High-Fructose Corn Syrup as a Replacement for Mepiquat to Reduce Vegetative Growth in Cotton

1998 Annual Report for FS98-078

Project Type: Farmer/Rancher
Funds awarded in 1998: $2,224.00
Projected End Date: 12/31/2000
Region: Southern
State: North Carolina
Principal Investigator:

High-Fructose Corn Syrup as a Replacement for Mepiquat to Reduce Vegetative Growth in Cotton


Plant growth regulators are applied to cotton to reduce the vegetative growth of the cotton and encourage greater growth of the bolls. Reducing plant vegetative growth can increase yield and decrease the occurrence of some diseases and difficulties in harvesting. The common product used is Pix (mepiquat chloride). This product is expensive, and can cause reductions in yield during extremely dry seasons.
Several organic growers have started to use high fructose corn syrup, or other sugar products, to replace Pix. These products are less toxic, and less expensive. However, little experimentation has been done to document the effectiveness of sugar syrup as a cotton plant growth regulator. If this alternative to Pix proves useful, sustainability of farms would be increased by reduction in the cost of production.

In 1996, the producer received a producer grant to fund research into alternatives to conventional chemicals in the peanut and cotton rotation, including the use of fructose as a cotton growth regulator. As a result of this producer grant, three of the participating farmers will eliminate the use of in-furrow insecticides on their peanuts this year, and approximately 10 producers not associated with the original grant will test eliminating the in-furrow insecticide. However, the results of the test of high-fructose corn syrup were mixed. The producer thought that the high-fructose corn syrup would work better if applied earlier, and with more frequent, smaller applications.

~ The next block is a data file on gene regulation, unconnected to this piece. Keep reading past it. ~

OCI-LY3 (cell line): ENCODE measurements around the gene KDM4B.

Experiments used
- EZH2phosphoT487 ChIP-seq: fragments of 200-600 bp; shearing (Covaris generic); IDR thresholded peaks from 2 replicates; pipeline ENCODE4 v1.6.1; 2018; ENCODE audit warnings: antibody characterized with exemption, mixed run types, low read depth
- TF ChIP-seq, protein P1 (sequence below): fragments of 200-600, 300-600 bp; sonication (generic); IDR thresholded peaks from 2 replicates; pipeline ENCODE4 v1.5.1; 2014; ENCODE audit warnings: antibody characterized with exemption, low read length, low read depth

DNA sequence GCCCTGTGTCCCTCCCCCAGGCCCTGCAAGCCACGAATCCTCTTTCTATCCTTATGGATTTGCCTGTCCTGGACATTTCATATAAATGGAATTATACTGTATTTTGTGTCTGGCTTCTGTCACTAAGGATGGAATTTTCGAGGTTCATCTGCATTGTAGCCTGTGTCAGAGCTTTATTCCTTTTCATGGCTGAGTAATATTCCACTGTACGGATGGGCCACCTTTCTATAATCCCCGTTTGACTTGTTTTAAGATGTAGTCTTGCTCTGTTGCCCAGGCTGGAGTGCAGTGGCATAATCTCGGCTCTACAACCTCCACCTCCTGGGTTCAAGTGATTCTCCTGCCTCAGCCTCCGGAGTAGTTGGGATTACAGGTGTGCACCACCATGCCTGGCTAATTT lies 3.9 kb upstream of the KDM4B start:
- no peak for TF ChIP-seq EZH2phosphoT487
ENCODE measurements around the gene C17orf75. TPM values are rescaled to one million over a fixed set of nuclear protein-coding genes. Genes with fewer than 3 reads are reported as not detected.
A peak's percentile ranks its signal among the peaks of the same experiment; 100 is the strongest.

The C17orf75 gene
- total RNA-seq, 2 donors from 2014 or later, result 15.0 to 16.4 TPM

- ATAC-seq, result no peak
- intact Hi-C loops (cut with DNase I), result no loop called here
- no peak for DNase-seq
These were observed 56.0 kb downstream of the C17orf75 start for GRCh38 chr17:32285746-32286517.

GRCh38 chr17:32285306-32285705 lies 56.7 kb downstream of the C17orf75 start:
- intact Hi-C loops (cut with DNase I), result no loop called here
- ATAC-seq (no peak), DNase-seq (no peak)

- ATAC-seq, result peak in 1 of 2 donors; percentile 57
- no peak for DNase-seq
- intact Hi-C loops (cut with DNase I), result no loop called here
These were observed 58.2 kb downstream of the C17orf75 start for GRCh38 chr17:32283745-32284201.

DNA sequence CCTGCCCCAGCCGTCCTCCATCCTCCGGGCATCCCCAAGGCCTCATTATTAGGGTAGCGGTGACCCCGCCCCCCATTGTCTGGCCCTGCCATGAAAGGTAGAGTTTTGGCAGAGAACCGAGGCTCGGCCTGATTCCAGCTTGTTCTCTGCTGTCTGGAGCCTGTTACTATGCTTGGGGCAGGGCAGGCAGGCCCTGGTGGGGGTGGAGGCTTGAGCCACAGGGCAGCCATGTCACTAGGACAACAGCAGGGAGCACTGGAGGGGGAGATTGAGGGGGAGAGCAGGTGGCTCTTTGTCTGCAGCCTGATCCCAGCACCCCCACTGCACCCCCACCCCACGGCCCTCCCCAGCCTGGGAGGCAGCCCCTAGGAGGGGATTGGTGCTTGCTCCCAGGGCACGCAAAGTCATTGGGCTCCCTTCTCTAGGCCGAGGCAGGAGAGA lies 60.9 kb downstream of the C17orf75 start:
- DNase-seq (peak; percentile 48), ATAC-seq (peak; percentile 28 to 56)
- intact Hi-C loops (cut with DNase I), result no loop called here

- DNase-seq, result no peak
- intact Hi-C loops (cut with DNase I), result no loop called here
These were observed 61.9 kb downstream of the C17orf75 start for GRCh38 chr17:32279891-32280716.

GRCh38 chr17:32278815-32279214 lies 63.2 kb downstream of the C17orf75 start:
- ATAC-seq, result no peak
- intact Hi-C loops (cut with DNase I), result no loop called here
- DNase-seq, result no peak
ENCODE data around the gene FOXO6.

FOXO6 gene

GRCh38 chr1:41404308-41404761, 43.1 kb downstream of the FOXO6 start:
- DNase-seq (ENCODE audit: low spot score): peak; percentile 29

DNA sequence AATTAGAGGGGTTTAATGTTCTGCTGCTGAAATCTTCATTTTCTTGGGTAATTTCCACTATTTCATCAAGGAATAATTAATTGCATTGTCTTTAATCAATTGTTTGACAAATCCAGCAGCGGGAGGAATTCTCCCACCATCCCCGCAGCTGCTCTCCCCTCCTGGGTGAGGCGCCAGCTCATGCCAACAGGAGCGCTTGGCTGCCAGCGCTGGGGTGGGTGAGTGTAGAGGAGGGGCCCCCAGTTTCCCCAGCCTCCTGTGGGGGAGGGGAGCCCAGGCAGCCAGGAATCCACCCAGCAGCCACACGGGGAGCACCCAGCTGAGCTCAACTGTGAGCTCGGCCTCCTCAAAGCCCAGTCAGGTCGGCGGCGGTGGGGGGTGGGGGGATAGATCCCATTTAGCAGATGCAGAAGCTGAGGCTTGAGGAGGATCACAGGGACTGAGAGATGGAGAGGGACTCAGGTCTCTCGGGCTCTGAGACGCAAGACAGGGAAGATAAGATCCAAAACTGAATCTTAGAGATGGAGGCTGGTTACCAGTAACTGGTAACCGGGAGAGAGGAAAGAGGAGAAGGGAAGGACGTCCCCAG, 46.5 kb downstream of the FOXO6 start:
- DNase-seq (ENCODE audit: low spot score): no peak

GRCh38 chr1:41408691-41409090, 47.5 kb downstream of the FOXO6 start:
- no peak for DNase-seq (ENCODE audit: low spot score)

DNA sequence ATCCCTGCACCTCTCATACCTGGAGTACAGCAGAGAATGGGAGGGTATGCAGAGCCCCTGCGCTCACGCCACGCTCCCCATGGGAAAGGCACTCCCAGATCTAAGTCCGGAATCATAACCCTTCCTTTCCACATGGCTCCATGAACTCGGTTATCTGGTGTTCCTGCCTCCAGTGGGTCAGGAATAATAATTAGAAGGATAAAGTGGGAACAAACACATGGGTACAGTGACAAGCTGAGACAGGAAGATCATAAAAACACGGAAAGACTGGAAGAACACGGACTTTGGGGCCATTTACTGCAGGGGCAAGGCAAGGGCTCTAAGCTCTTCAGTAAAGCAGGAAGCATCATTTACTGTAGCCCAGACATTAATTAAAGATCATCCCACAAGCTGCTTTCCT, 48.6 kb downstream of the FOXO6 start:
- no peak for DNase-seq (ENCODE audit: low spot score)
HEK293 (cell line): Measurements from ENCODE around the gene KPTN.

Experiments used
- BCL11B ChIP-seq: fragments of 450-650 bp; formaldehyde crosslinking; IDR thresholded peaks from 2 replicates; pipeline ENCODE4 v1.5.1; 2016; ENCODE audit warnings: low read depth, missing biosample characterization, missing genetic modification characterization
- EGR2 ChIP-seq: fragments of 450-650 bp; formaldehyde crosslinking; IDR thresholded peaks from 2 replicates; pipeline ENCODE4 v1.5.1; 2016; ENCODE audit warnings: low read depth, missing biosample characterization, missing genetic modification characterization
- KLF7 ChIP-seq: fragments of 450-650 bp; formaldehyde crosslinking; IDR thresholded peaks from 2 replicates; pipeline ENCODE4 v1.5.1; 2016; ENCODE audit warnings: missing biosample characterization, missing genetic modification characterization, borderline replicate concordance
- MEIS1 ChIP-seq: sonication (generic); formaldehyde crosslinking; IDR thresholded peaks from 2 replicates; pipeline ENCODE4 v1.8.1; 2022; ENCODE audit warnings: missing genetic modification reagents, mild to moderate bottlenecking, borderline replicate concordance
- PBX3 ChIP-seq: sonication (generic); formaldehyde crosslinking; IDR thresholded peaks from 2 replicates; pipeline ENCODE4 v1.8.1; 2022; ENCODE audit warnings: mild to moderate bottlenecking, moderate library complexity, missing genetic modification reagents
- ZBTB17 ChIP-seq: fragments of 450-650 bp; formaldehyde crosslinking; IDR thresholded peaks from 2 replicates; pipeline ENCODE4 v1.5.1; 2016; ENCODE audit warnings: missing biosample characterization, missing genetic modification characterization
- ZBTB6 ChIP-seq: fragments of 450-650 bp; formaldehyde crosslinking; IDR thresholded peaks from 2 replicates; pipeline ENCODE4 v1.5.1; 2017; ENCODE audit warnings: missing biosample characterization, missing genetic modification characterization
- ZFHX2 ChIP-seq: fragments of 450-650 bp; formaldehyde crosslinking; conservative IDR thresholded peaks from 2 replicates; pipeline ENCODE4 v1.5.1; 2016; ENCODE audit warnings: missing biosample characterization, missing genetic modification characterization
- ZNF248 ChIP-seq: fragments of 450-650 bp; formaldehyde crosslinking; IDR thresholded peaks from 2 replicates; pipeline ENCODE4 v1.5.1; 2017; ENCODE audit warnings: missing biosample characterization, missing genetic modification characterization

In this project the producer performed careful application of high-fructose corn syrup and designed the research to answer questions that he left unanswered in his earlier research. He coordinated the use of the high-fructose corn syrup on five farms, side by side with pix and an untreated check.

The high fructose corn syrup was successful in reducing vegetative growth. However, the results comparing it with mepiquat chloride and a control were too variable to be reliable and the high fructose corn syrup was never as successful as mepiquat chloride. Still, the results were interesting enough that the growers will try the application of high-fructose corn syrup again.